Thomas Sargent, a macroeconomist, joined New York University as the first W.R. Berkley Professor in September 2002, a joint appointment by the Economics Department at NYU’s Faculty of Arts and Sciences and the Stern School of Business. He was awarded the 2011 Nobel Prize in Economics, shared with Princeton University’s Christopher Sims, for his empirical research on cause and effect in the macroeconomy.
Professor Sargent was a professor of economics at the University of Minnesota from 1975 to 1987, the David Rockefeller Professor at the University of Chicago from 1992 to 1998 and the Donald Lucas Professor of Economics at Stanford University from 1998 to 2002. He has been a senior fellow at the Hoover Institution since 1987.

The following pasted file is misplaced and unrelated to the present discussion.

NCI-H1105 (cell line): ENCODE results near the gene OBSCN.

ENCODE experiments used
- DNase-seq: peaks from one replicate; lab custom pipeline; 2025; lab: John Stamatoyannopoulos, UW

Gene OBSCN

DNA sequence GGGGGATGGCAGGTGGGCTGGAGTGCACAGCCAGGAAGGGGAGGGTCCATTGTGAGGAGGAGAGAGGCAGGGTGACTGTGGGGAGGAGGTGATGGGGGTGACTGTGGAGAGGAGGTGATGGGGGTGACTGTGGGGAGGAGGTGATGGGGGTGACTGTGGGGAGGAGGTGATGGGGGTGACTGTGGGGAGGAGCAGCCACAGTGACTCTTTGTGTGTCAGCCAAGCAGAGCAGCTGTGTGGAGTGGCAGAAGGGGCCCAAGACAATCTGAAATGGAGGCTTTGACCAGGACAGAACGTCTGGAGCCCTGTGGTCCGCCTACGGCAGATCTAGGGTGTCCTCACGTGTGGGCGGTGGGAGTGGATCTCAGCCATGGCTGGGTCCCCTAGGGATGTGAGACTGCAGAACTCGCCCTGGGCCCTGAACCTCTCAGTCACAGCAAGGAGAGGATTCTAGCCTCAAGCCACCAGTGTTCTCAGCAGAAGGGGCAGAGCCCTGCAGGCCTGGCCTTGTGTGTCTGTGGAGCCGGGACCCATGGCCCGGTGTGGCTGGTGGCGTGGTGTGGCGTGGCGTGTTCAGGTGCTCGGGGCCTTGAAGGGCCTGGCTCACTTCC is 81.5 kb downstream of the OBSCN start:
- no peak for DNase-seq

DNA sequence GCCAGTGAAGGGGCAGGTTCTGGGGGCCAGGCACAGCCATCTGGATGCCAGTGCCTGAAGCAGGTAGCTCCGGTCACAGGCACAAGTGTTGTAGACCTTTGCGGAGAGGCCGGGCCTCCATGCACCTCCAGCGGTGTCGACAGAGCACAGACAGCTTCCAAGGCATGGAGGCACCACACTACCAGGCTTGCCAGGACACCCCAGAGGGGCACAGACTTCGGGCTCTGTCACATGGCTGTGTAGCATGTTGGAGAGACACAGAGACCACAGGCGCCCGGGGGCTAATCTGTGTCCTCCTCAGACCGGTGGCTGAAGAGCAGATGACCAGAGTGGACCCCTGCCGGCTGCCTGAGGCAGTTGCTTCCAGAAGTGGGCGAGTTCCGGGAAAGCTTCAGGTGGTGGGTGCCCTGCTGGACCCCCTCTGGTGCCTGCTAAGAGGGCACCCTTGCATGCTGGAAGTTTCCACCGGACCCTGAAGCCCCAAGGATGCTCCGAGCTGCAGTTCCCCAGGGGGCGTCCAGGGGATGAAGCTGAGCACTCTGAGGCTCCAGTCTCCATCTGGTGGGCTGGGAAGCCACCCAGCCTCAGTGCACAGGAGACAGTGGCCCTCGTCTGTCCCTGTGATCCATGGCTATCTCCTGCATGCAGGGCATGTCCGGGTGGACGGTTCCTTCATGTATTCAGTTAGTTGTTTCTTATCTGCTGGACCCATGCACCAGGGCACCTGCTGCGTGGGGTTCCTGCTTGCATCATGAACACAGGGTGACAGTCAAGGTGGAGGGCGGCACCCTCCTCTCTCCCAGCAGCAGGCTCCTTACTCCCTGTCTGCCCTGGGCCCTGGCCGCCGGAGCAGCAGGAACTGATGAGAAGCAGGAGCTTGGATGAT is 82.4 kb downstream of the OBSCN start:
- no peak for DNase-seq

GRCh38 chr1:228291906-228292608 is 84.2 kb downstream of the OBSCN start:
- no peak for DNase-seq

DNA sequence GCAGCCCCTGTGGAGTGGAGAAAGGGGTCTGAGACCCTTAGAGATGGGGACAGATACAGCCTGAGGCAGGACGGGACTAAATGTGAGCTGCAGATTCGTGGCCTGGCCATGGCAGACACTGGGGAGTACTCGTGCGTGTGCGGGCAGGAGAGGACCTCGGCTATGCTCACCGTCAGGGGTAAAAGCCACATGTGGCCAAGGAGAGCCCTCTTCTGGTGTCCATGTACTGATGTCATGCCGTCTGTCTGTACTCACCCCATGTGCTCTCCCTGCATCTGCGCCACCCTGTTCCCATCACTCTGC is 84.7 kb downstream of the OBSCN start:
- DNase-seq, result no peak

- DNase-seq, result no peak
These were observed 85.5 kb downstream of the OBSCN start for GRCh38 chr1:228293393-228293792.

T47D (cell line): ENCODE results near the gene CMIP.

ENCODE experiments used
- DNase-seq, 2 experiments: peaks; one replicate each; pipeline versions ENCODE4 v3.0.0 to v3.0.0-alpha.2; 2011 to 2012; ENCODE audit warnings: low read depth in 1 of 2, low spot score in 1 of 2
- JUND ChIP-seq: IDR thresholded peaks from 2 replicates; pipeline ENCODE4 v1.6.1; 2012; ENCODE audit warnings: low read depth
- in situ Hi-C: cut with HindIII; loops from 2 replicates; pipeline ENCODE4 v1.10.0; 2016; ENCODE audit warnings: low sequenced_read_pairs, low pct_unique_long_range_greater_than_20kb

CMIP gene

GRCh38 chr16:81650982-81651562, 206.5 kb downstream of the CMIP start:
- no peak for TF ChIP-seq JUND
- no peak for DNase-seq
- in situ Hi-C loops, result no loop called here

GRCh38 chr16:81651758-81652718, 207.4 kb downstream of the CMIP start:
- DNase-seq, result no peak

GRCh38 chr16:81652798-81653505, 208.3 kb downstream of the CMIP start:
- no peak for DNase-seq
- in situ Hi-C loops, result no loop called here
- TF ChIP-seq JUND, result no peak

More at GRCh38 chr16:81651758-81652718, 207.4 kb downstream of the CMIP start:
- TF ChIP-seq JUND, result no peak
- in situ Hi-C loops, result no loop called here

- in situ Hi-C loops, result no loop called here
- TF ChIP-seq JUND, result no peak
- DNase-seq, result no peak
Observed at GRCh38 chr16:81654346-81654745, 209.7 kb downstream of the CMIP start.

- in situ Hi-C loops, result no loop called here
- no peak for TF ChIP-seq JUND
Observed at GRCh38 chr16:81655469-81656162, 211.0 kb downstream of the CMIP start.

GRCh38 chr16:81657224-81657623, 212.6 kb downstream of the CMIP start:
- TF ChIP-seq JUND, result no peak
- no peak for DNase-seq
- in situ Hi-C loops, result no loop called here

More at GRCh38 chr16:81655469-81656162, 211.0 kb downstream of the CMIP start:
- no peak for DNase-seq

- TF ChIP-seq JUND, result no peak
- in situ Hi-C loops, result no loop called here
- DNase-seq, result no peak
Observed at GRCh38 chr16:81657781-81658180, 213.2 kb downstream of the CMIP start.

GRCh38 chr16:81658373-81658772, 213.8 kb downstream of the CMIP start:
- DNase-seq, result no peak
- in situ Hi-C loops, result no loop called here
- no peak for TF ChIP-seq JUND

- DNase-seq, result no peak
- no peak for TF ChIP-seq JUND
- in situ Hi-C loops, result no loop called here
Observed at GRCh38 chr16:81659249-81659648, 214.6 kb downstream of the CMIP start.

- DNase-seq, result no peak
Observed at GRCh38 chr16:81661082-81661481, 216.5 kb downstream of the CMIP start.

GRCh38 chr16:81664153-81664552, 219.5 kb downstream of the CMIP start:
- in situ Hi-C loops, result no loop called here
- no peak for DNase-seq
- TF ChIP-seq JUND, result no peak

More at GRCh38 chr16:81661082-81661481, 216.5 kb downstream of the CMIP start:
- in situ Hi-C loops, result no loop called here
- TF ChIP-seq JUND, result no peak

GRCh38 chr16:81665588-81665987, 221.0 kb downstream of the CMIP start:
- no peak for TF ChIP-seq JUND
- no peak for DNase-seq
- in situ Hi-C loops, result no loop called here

Professor Sargent earned his Ph.D. from Harvard University in 1968 and was a first lieutenant and captain in the U.S. Army. He was a university medalist as Most Distinguished Scholar in the Class of 1964 and won the Nemmers Prize in Economics in 1997. Professor Sargent was elected a fellow of the National Academy of Sciences and a fellow of the American Academy of Arts and Sciences, both in 1983.
Professor Sargent is past president of the Econometric Society, the American Economic Association and the Society for Economic Dynamics.
Among his books are Rational Expectations and Econometric Practice, with Robert E. Lucas Jr., University of Minnesota Press, 1981; The Big Problem of Small Change, with Francois Velde, Princeton University Press, 2002; Recursive Macroeconomic Theory, with Lars Ljungqvist, MIT Press, 2004; and Robustness, with Lars Peter Hansen, Princeton University Press, 2008.
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